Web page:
The tumor-homing properties of mesenchymal stem cells (MSC) have led to their development as delivery vehicles for the targeted delivery of therapeutic genes such as the sodium-iodide symporter (NIS) to solid tumors. External beam radiation therapy may represent an ideal setting for the application of engineered MSC-based gene therapy, as tumor irradiation may enhance MSC recruitment into irradiated tumors through the increased production of select factors linked to MSC migration. In the present study, the irradiation of human liver cancer cells (HuH7; 1-10 Gy) showed a strong dose-dependent increase in steady-state mRNA levels of CXCL8, CXCL12, FGF2, PDGFB, TGFB1, THBS1, and VEGF (0-48 h), which was verified for most factors at the protein level (after 48 h). Radiation effects on directed MSC migration were tested in vitro using a live cell tracking migration assay and supernatants from control and irradiated HuH7 cells. A robust increase in mean forward migration index, mean center of mass, and mean directionality of MSCs toward supernatants was seen from irradiated as compared to non-irradiated tumor cells. Transferability of this effect to other tumor sources was demonstrated using the human breast adenocarcinoma cell line (MDA-MB-231), which showed a similar behavior to radiation as seen with HuH7 cells in quantitative polymerase chain reaction and migration assay. To evaluate this in a more physiologic in vivo setting, subcutaneously growing HuH7 xenograft tumors were irradiated with 0, 2, or 5 Gy followed by CMV-NIS-MSC application 24 h later. Tumoral iodide uptake was monitored using 123I-scintigraphy. The results showed increased tumor-specific dose-dependent accumulation of radioiodide in irradiated tumors. The results demonstrate that external beam radiation therapy enhances the migratory capacity of MSCs and may thus increase the therapeutic efficacy of MSC-mediated NIS radionuclide therapy.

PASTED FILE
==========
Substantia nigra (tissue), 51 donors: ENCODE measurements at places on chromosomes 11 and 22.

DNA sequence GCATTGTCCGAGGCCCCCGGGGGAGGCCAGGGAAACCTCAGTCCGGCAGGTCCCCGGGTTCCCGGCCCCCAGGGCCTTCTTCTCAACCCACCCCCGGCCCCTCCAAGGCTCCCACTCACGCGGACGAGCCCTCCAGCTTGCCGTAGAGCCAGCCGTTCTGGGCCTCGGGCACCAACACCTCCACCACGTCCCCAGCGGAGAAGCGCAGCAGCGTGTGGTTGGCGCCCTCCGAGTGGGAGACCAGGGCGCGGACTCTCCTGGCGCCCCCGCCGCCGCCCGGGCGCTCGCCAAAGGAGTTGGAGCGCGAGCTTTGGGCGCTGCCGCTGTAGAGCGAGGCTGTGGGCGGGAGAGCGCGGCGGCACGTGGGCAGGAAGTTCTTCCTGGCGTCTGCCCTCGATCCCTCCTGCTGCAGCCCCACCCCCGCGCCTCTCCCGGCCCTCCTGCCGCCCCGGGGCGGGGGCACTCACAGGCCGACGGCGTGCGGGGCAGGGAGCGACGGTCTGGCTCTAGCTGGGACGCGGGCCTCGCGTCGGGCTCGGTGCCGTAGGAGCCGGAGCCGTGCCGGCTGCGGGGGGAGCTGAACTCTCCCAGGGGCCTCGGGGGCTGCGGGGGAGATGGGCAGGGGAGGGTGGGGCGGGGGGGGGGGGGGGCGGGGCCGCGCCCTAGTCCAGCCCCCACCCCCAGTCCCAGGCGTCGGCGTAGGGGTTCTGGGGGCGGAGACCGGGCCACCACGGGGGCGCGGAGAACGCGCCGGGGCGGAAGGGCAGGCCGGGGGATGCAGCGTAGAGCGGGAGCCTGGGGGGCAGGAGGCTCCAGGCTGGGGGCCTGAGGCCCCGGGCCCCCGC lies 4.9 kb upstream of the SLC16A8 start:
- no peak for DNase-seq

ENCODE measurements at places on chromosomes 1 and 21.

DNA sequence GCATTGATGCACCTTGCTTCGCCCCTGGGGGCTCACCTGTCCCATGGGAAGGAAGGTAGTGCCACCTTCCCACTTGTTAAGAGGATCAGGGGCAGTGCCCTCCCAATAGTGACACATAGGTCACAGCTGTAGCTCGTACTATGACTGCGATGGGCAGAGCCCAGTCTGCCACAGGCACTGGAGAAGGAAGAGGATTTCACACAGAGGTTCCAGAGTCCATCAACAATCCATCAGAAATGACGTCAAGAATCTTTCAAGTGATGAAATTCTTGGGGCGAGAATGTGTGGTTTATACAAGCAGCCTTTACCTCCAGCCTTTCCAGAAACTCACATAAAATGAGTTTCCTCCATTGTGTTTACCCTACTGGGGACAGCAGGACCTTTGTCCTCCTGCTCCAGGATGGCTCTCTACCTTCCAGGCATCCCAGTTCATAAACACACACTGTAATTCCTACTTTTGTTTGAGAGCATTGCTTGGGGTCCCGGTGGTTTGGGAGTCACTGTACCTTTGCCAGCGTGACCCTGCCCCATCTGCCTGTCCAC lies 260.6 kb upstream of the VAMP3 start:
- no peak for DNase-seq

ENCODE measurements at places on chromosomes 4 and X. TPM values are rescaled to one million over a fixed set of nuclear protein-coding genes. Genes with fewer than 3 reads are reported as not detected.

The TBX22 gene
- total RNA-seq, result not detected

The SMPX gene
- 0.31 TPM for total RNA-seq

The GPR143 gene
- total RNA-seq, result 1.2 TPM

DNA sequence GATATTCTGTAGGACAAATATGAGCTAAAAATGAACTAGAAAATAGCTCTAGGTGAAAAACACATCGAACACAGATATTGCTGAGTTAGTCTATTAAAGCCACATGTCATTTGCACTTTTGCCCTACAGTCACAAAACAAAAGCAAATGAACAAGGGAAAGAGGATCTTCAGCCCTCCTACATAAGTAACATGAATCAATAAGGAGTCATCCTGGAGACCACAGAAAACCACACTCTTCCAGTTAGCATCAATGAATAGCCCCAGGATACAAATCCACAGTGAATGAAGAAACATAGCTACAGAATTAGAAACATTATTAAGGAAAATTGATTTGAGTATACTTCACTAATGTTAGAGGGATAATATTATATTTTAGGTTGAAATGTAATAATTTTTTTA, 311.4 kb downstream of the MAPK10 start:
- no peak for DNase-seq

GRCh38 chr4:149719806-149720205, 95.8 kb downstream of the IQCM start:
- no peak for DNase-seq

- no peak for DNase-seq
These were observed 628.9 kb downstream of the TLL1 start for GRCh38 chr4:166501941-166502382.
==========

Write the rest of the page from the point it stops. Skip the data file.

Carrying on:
Keywords: external beam radiation therapy; gene therapy; hepatocellular carcinoma; mesenchymal stem cells; sodium–iodide symporter.